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Tuesday, September 19, 2017
 

Man Overboard Recovery Device (U.S. Patent Pending)

NOAA device allows assisted rescue of incapacitated crew

Monday, March 6, 2017

Man Overboard Recovery Device (U.S. Patent Pending)

A man overboard (MOB) situation occurs when a person unintentionally enters the water from a boat.  MOB’s can be divided into two categories. Those who are active and are capable of physically assisting in their own rescue, and those who have been incapacitated and are unable to assist in their own rescue. 

A person who ends up in the water can become incapacitated for any number of reasons. An injury caused by an object on the boat or a medical condition such a heart attack can put a person into the water in an incapacitated state. An injury incurred during a fall overboard can also incapacitate a person. In some cases, the shock of entering cold water can incapacitate a person instantly or in a very short amount of time. Cold water incapacitation can result in immediate cardiac arrest a lack of physical coordination in a matter of minutes. The lack of coordination can make it impossible for the victim to climb a ladder or to don a rescue device.  Additionally, if the rescue vessel has relatively high sides it may be impossible to physically grab and lift the victim out of the water and onto the boat. In these cases, the existing life saving equipment may not be sufficient.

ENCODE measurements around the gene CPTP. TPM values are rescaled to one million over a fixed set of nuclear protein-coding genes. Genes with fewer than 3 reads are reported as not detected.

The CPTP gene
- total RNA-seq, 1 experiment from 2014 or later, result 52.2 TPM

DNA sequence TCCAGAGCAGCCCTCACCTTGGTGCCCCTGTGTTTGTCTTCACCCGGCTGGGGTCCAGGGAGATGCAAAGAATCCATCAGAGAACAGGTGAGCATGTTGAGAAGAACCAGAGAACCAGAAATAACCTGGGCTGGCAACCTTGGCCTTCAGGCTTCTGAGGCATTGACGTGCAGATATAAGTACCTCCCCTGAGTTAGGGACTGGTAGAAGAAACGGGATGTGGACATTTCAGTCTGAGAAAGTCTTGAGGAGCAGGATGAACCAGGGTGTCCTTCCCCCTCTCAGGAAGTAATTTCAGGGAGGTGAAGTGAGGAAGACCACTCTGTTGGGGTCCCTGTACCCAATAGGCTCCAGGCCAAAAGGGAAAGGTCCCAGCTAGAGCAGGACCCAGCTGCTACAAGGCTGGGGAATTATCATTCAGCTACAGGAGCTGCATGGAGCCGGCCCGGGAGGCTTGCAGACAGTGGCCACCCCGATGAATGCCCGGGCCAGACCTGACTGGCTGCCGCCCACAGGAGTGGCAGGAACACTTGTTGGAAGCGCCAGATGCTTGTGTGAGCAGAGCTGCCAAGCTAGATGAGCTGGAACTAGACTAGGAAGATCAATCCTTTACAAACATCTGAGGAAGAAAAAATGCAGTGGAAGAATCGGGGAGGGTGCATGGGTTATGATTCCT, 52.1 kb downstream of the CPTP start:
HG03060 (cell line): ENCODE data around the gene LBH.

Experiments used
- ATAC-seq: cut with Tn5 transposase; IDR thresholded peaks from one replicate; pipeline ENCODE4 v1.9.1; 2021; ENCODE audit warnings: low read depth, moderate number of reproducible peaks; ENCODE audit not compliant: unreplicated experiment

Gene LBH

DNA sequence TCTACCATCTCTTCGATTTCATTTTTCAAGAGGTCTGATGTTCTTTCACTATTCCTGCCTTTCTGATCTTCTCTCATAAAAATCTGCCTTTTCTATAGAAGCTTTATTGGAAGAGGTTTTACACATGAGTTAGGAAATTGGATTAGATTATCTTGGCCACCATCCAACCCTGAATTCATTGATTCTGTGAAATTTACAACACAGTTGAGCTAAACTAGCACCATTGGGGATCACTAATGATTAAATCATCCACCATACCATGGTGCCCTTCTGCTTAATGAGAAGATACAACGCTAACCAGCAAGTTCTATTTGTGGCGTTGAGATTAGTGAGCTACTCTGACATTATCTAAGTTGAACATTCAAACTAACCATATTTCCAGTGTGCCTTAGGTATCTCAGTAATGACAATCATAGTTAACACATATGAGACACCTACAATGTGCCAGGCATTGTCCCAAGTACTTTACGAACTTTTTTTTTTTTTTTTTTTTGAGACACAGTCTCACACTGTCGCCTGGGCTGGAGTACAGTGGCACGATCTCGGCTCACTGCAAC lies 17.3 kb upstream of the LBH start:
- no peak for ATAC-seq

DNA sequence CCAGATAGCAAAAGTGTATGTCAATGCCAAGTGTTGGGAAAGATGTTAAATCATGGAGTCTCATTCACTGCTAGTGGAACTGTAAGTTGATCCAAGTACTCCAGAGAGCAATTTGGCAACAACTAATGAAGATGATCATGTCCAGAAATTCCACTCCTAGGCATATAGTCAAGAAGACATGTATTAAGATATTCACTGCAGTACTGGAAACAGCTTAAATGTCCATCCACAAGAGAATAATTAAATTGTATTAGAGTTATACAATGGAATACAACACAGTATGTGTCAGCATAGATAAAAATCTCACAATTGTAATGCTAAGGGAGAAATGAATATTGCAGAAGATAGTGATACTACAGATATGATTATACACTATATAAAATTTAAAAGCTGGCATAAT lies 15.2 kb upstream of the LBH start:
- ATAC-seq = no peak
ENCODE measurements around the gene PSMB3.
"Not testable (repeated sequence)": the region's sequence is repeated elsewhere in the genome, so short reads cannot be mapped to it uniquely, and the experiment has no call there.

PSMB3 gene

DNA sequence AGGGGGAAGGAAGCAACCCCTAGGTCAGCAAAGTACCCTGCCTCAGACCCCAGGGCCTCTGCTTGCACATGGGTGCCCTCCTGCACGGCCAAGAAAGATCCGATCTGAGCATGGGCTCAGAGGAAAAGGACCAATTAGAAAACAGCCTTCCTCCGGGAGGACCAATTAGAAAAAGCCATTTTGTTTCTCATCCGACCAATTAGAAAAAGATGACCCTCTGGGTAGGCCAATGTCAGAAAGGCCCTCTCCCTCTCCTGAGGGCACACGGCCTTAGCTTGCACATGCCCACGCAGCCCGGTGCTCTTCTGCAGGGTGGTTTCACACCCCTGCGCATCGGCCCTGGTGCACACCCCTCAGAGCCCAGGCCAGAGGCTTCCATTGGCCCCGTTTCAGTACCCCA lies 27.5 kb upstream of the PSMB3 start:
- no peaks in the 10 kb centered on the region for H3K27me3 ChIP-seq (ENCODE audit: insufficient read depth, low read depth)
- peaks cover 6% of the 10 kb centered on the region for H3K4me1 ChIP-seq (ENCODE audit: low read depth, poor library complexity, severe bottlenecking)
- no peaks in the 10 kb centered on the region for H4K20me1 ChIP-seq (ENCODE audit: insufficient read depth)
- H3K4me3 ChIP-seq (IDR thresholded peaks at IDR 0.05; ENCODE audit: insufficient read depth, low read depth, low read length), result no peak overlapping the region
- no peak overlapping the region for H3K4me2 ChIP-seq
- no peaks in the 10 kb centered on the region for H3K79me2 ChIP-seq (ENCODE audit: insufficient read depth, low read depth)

A NOAA engineer at the Northeast Fisheries Science Center has developed a new sling that allows a single rescuer to attach a lifting harness to an unresponsive victim who is unable to assist in their own rescue.  As a result, the NOAA device does not require the rescuer to enter the water to assist the victim.  This is ideal for rescue situations where there are limited crew, the craft is in high seas, or where the water is exceptionally cold. 
 
The first prototype of the NOAA device was fabricated from a fiberglass pole and used stainless tubing for the ‘Y’. The device works well and has demonstrated the effectiveness of the design. However, the current design is heavy and not conducive to easy storage. NOAA is seeking a manufacturer to create a commercial version of the NOAA rescue device and sell the device under license. 

Interested manufacturers should contact the Technology Partnerships Office for more information on obtaining a license.

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